Nadia Miller was diagnosed with breast cancer when she was 26 years old.
At 26, and a new mother, Nadia Miller’s dreams were typical. She wanted a big family, a career and hoped to one day travel the world. Then life—and her dreams—abruptly changed.
“I was at that invisible stage in life. I was planning a family. I just bought a new home. My career was going well. And then, ‘You have breast cancer.’”
Nadia was diagnosed with triple negative breast cancer. She underwent a year of chemotherapy, bilateral mastectomy and tested positive for the BRCA1 gene. As a result, she came to understand something she did not have to consider before—the importance of breast cancer research.
“It truly impacts people’s lives— mine and those abroad,” she said. “I am evidence of what research can do and will do. It’s lifesaving and life changing.”
Nadia’s dream these days goes far beyond herself and her family. Nadia is an advocate for marginalized women and has become a voice to empower women globally to participate in research and become active in their overall health care. She dreams of a world where a breast cancer diagnosis is simply no big deal.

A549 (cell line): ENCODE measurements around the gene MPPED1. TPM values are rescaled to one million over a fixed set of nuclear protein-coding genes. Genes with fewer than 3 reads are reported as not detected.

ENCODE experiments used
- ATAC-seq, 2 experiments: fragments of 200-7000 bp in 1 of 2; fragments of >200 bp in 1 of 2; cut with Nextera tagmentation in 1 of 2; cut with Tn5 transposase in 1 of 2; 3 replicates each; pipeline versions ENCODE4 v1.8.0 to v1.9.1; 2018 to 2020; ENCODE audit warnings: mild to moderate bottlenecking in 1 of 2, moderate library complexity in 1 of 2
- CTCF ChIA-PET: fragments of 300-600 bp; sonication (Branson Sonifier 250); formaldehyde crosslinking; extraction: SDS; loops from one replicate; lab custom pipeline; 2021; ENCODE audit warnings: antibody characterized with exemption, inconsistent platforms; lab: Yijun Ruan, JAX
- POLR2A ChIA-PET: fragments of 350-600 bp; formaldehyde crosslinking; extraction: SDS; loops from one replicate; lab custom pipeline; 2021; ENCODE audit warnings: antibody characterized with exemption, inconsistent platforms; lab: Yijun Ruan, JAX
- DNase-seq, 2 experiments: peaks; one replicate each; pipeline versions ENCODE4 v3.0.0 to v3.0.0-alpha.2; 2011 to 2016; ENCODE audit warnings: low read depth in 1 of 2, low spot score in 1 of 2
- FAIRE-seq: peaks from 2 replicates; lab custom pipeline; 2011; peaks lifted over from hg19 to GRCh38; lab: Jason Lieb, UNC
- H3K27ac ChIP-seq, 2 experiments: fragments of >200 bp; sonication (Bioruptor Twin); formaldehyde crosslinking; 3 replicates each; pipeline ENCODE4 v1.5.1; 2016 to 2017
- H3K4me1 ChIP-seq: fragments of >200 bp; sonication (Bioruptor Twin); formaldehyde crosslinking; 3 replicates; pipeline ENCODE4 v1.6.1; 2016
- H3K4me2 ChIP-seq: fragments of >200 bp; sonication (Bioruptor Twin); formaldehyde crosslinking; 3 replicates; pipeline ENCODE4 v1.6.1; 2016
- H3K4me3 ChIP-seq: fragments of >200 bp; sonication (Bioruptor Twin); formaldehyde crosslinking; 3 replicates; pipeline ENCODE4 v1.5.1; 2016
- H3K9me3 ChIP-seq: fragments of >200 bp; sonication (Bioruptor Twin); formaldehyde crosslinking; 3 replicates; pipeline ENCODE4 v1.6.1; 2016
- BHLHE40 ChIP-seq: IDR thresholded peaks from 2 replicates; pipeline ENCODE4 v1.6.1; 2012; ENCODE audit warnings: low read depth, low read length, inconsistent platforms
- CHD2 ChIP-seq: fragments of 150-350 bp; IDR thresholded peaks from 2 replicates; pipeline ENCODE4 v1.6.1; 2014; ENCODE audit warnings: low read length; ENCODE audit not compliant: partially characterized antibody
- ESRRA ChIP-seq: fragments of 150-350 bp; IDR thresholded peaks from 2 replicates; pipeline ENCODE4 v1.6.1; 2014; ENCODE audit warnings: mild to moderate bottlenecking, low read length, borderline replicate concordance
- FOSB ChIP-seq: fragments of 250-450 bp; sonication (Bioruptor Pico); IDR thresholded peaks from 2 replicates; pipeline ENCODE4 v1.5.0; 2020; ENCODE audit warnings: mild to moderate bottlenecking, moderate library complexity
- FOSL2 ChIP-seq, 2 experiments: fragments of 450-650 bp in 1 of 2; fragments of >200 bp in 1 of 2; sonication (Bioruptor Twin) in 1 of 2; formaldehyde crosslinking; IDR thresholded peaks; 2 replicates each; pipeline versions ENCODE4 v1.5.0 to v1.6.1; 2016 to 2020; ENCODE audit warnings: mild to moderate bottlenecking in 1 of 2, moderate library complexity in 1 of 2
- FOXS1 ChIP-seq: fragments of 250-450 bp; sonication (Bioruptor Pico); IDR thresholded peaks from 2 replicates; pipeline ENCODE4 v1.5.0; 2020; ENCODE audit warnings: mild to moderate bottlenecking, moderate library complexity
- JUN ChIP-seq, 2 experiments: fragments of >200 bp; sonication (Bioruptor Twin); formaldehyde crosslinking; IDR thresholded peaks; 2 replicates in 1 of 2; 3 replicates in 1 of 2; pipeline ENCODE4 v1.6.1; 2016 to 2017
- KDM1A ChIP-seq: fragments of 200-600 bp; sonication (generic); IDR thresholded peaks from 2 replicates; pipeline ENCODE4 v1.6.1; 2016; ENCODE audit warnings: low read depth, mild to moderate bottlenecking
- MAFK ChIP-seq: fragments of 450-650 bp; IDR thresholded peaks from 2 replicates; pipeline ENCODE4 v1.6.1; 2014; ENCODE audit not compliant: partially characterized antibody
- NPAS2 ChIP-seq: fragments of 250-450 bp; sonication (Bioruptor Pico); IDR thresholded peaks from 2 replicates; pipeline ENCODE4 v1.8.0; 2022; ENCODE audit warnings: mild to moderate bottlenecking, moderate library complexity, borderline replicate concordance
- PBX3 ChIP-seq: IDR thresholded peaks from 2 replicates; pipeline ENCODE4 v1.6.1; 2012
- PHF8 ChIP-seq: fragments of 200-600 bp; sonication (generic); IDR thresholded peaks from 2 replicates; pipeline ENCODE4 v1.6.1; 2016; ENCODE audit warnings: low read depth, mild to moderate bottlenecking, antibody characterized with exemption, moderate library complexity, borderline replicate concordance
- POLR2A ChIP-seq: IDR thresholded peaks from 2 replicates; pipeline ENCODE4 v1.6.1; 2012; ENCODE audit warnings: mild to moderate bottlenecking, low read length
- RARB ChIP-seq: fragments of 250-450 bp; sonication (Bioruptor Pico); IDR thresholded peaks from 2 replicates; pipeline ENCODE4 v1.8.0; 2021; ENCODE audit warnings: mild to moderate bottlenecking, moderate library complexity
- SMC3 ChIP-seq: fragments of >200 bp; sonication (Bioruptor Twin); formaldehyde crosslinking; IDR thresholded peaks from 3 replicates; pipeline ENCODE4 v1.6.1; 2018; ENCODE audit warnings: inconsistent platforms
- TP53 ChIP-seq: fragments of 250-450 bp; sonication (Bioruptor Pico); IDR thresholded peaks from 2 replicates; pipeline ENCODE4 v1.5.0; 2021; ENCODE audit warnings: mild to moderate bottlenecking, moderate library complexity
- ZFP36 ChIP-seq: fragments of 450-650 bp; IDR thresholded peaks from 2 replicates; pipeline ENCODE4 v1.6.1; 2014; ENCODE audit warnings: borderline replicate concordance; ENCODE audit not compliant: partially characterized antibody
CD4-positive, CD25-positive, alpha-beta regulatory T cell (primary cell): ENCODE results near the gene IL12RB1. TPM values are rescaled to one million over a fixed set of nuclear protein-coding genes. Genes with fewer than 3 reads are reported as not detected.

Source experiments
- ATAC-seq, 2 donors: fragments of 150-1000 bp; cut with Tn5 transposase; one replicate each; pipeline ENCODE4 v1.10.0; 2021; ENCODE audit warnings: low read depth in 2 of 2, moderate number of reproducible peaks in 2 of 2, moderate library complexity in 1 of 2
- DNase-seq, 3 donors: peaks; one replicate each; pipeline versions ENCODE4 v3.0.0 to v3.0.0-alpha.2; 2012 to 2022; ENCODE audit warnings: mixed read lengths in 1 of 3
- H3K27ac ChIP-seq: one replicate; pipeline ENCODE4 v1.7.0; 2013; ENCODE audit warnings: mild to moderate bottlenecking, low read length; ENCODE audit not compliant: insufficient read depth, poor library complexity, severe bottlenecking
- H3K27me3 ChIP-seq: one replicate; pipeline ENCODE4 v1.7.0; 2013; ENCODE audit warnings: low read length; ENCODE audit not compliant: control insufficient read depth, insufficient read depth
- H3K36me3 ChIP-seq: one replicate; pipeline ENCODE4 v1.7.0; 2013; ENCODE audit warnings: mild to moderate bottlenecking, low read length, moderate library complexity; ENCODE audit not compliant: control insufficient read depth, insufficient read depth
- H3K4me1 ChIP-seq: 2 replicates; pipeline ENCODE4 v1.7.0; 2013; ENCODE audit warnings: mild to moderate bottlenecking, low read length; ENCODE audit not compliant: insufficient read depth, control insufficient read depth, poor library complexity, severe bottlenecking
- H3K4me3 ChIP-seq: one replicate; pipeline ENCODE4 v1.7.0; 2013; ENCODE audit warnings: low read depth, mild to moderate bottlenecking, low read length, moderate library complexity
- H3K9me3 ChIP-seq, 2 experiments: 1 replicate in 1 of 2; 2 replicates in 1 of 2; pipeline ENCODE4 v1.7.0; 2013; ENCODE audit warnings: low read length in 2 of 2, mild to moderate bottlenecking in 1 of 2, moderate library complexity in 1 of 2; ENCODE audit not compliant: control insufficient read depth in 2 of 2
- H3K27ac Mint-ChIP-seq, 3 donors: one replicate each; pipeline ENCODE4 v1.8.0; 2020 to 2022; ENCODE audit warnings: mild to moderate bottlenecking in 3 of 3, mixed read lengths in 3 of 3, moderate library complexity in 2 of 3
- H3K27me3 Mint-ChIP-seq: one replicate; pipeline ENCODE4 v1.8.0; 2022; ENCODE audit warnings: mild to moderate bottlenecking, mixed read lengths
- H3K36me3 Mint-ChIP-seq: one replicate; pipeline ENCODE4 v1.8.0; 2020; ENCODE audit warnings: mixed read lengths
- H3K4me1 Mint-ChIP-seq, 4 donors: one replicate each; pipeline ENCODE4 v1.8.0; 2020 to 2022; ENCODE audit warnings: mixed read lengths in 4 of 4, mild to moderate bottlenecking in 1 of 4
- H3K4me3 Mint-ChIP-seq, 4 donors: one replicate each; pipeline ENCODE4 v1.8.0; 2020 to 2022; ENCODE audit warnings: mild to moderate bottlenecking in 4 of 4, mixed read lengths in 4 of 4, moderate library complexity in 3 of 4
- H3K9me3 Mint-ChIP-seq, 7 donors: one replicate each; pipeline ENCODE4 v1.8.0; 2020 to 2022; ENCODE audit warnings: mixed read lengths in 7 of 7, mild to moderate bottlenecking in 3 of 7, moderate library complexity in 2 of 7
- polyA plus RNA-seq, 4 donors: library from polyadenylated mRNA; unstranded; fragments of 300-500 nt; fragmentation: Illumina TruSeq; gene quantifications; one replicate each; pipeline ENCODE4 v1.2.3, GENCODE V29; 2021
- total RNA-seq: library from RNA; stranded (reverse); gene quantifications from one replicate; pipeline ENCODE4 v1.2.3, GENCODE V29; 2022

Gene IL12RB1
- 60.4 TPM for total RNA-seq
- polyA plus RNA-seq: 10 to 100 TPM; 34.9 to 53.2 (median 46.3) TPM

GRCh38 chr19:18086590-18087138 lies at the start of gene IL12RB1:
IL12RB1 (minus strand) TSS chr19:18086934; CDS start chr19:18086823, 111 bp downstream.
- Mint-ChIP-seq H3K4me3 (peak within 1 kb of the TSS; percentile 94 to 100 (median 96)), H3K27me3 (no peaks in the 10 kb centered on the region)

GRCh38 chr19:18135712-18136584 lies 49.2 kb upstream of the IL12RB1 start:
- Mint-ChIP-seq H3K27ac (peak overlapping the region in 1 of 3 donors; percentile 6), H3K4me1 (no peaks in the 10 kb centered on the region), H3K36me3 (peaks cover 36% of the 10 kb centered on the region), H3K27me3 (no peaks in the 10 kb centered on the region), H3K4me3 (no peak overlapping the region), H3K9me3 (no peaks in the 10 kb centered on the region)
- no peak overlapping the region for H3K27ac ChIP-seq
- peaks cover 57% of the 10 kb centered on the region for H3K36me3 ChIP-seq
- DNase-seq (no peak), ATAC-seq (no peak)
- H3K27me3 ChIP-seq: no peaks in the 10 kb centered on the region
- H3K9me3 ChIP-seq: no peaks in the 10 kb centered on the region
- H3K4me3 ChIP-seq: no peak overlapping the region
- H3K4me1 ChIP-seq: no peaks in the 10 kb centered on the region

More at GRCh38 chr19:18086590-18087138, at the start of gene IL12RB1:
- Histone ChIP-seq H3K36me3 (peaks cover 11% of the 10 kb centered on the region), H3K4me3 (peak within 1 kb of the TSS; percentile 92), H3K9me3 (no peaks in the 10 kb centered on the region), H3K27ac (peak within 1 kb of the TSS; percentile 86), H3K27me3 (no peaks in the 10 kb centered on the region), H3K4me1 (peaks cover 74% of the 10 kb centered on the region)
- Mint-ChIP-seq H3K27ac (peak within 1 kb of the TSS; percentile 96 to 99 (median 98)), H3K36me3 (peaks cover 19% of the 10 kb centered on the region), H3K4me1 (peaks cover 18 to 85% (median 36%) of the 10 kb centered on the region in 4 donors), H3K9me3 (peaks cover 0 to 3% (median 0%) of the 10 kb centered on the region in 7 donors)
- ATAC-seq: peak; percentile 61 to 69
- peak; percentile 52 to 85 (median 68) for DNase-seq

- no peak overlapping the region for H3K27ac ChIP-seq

“I was really deep in thought recently about what it would be like if a breast cancer diagnosis was not any more devastating than the diagnosis of a common cold. Simple therapy or medication and back to life, family, and career. That’s my dream.”
The views expressed in this content represent the perspective and opinions of the author and may or may not represent the position of Indiana University School of Medicine.
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